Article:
Ibanez designed the Ibanez ES2 Echo Shifter Analog Delay Pedal in a way that it offers us a broad range of awesome creative delay effects pedal with tap tempo that have a digital-like control. Ibanez’s ES2 Echo Shifter gives a delay range of 30ms to1000ms with tap tempo. For rich, animated delay effects add pitch modulations. The oscillation mode allows us to come up with wild psychedelic chaos. Ibanez ES2 Echo Shifter Analog Delay Pedal is a solution for everything including the slap-back delay to modulation-drenched echoes.
Looking at it from the designer’s perspective, I realized that integrating a digital circuit such as the tap tempo to control some parameters in the analog design can be costly and a hassle as well. While tap tempo and digital control have been less common on the analog delays for a long time, such and similar implementation add a lot of versatility. Consequently, the fact that it features a tap tempo and its signal path is entirely analog makes it sell.
• Mix Control
• Feedback Control
• Modulation Depth Control
• Modulation on or off toggle switch
• It has a maximum delay time of 1000ms (1 second)
• The dimensions are 2.6″(Height) x 4.7″ (Width) x 6.3″ (Depth) and a weight of 1.4 pounds (lbs).
The oscillation mode of the Ibanez ES2 Echo Shifter gives extreme delay effects. Flipping the Oscillation switch adds fifteen decibels (15dB) of gain to the feedback loop for spaced out and outrageous echo effects. ES2’s analog design ensures that the guitar tone stays smooth and warm even when it is oscillating out of control especially during a monster solo.
Vibrant Analog Delay
The vibrant analog delay comes with digital-like control. While this pedal boasts a standard bucket-brigade analog delay line; therefore, one has a digital-like control over the delay time. Primarily, one can adjust the foot-switch tap tempo seamlessly while playing the guitar, without the pitch-shifting artifacts obtained from analog delays.
Flexible Nine-volt (9V) Operation
Allows one to use an adapter or batteries then the pedal can run on nine-volt batteries or an optional adapter. Individuals may not have realized that a good number of the analog delay guitar pedals do not take nine-volt batteries; hence, requiring an adapter. This may not seem like a big deal until we find ourselves in a situation whereby we are in a shortage of outlets, and we are looking at our pedal board to see where we could stick the battery.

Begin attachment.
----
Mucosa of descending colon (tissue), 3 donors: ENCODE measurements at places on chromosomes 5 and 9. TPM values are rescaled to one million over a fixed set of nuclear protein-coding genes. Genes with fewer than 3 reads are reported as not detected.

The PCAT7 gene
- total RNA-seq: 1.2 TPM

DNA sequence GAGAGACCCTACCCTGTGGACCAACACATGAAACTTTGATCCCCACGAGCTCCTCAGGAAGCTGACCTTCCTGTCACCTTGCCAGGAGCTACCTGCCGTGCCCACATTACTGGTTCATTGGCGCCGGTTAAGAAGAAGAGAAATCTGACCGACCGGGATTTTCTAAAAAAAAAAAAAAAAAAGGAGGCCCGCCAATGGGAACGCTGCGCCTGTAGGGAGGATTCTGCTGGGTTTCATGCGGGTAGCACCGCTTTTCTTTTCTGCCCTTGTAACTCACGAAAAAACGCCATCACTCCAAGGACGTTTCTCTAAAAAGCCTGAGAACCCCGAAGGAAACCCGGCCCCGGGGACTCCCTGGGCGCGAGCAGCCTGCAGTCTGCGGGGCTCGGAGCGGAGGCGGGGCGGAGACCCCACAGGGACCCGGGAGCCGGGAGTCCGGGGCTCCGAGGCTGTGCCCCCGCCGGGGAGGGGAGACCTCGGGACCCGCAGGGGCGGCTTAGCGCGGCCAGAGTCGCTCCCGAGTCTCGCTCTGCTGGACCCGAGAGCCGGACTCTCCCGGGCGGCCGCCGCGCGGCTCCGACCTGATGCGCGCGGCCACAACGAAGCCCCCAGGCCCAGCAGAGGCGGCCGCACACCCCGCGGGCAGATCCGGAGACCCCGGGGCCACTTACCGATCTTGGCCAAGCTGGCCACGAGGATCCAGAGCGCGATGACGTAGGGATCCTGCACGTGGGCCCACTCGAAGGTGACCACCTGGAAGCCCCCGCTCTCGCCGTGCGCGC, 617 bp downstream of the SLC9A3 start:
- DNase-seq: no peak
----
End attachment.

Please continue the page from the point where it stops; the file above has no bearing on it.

The controls are thoughtfully and logically situated. The three knobs control mix, depth, and feedback. The mix and feedback controls are standard delay controls. The depth control regulates the amount of modulation function when switched on.
The modulation control dial makes use of pitch modulation to generate lovely tape-style wobbles or underwater warbles with the depth control knob at lower levels. Set the depth control up and realize that the modulation detuning and returning to pitch like “Looney Tunes” by Freddie Tavares’ pedal-steel intro.
The oscillation increases the sensitivity and self-oscillation tendencies of the feedback control. Nevertheless, the delay time slider is the core of the control set. It looks elevated from the old Ibanez Standard Fuzz. The two foot-switches enable the tap-tempo to function well and turn the effect on and off.
The ES2 Echo Shifter’s repeats definitely color the tone and are somewhat noisier, but not like the treble roll-off of a tape delay. Most of us are aware that the analog delay may not be a great choice when the repeats of its original sound are desired but it is a matter of taste.
I have spent most of my guitar-playing life pining for an Echoplex, just to find the DPS and analog approximations dis-satisfactory to operate, or the originals too expensive, but Ibanez ES2 Echo Shifter Analog Delay Pedal has been the best choice for me so far. If hard-pressed to get a cooler-looking pedal, whose sounds range from average to excellent at an affordable delay this will depend on its application. The functionality and smart layout of the controls make the ES2 Echo Shifter to stand out and this bridge the big gap between the modern stomp-box practicality, the peculiar joys of tape delay and the analog synths.
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